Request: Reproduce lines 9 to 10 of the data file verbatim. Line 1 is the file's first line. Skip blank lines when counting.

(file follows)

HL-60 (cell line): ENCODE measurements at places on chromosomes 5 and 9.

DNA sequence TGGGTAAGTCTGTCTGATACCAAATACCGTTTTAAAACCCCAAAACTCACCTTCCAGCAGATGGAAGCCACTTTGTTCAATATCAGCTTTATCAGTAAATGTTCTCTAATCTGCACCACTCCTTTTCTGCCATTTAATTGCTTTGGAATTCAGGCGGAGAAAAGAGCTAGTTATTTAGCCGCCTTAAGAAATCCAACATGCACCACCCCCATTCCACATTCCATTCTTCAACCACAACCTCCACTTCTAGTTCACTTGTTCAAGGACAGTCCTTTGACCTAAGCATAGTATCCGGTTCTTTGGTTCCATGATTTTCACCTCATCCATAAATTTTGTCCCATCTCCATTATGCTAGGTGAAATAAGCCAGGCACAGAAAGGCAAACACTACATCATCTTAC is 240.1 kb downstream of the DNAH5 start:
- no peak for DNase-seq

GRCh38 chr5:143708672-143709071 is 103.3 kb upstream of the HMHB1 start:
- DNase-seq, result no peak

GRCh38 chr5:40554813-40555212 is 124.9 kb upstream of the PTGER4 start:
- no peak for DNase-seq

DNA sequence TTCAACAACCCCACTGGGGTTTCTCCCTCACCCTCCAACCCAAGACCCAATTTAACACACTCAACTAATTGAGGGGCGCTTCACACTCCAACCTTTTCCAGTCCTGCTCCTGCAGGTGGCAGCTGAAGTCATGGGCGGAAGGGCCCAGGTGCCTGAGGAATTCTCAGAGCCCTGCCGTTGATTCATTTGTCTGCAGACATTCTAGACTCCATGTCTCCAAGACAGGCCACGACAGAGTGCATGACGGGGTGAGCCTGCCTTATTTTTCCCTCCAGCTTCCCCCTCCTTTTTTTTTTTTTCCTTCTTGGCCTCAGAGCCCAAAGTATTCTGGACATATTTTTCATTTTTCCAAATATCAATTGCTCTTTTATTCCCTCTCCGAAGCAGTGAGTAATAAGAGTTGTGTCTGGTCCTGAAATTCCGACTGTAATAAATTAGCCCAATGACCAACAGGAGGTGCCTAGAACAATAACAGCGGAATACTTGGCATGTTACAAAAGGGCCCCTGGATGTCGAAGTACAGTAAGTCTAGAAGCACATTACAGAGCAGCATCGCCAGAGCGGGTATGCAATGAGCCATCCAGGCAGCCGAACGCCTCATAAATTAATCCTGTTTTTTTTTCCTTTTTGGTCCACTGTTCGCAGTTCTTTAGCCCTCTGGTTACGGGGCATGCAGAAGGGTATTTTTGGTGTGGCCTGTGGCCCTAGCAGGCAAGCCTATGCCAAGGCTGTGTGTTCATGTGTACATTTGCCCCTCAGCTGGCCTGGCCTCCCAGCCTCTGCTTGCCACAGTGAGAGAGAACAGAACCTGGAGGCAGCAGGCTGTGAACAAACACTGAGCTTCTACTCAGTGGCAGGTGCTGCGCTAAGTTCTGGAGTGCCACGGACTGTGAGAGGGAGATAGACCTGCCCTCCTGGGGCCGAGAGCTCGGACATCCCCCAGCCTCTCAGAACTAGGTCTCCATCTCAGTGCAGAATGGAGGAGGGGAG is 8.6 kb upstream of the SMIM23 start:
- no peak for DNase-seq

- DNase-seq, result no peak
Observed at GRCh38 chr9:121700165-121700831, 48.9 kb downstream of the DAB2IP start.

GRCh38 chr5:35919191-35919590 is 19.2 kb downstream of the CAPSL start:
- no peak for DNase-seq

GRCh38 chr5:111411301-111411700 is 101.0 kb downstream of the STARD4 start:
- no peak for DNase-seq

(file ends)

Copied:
- no peak for DNase-seq

- DNase-seq, result no peak